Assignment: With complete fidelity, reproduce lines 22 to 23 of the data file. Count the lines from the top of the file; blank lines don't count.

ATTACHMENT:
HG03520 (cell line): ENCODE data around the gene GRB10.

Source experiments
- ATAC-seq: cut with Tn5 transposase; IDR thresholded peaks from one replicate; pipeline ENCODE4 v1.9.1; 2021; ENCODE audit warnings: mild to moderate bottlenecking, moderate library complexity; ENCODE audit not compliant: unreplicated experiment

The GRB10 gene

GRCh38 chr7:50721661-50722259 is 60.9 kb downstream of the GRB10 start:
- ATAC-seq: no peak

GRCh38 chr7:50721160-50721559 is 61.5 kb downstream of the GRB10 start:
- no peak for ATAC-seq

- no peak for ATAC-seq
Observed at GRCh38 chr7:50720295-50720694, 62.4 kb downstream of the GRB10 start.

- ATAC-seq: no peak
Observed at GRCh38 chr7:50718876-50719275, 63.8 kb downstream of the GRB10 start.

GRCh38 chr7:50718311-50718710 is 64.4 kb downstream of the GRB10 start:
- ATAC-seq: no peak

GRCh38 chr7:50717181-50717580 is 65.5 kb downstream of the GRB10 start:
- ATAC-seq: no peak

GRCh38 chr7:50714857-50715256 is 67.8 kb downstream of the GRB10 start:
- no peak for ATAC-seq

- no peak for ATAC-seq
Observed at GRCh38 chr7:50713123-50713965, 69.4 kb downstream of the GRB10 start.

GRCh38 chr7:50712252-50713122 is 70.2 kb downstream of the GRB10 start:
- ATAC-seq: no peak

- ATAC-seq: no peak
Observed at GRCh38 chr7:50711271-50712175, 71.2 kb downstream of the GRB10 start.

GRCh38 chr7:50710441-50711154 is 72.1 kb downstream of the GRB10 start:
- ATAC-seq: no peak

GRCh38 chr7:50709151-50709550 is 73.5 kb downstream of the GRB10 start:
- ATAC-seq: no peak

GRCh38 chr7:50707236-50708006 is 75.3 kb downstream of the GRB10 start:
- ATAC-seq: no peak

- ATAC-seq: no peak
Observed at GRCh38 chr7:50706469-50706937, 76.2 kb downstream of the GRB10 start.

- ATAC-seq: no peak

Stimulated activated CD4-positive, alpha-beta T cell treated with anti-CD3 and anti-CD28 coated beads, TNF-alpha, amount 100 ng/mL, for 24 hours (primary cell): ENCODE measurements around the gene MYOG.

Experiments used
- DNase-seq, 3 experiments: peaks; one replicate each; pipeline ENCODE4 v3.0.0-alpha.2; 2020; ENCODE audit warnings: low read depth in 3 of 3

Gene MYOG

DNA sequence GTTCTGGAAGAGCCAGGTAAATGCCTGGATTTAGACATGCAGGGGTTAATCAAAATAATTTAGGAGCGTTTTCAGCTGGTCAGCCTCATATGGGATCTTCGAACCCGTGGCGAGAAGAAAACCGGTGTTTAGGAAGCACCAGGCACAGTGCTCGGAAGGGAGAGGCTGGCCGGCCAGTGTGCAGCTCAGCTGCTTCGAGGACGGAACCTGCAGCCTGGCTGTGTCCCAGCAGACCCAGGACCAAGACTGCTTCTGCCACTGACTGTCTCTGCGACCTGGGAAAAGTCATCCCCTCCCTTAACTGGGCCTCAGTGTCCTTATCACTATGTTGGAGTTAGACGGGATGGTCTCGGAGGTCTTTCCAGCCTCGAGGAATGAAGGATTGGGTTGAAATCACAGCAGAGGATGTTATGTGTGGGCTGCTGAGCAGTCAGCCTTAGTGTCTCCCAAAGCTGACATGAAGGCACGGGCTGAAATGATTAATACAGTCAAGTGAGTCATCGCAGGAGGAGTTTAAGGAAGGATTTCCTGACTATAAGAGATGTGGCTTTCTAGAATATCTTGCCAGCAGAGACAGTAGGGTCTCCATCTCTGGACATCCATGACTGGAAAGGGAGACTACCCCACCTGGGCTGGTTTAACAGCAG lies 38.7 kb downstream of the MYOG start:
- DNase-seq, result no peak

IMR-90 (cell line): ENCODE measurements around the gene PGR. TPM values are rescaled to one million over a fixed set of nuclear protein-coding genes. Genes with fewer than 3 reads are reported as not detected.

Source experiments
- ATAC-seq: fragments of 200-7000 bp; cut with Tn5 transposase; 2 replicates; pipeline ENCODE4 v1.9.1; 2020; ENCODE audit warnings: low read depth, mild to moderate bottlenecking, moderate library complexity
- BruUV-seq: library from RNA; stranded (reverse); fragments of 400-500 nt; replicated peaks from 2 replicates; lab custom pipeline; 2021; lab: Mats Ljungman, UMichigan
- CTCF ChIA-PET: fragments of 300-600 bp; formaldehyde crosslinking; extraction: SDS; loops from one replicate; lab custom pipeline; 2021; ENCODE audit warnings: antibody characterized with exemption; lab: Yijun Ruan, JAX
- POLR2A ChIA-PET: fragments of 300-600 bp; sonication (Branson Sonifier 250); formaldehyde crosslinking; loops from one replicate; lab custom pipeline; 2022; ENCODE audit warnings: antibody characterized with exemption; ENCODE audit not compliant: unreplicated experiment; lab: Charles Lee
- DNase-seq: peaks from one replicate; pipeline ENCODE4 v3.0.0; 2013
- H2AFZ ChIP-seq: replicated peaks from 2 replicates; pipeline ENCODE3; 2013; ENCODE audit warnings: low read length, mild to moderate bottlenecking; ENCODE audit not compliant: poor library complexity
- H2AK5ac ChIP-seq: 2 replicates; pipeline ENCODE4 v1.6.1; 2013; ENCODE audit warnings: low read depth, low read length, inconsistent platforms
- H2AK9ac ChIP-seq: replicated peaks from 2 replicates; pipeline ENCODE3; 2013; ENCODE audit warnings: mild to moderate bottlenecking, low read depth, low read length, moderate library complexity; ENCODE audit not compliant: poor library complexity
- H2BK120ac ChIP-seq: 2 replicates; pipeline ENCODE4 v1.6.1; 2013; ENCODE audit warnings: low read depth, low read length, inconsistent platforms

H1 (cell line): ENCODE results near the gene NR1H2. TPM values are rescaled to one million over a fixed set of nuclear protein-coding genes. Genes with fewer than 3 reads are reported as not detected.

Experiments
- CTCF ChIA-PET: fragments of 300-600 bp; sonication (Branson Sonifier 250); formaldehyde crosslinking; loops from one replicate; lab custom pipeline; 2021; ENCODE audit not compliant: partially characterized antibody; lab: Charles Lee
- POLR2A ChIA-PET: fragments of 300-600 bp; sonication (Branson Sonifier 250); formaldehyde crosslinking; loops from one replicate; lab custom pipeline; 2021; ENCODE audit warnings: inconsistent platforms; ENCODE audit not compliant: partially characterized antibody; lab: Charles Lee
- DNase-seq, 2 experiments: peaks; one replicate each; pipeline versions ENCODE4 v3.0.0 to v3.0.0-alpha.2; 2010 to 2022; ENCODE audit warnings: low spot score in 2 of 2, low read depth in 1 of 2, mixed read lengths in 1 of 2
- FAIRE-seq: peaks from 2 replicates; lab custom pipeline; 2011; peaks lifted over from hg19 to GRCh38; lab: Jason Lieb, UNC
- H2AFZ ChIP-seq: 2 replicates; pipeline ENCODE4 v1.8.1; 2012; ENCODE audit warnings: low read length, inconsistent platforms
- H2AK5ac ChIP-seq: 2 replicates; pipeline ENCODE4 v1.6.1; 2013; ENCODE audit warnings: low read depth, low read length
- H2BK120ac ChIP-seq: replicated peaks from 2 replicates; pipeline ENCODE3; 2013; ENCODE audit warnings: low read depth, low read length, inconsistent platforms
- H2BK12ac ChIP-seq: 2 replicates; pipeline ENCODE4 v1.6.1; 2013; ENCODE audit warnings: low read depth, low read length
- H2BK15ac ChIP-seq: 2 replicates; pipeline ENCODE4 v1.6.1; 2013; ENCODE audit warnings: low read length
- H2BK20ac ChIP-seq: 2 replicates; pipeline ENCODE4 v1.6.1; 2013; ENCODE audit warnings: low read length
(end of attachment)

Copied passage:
- ATAC-seq: no peak

- ATAC-seq: no peak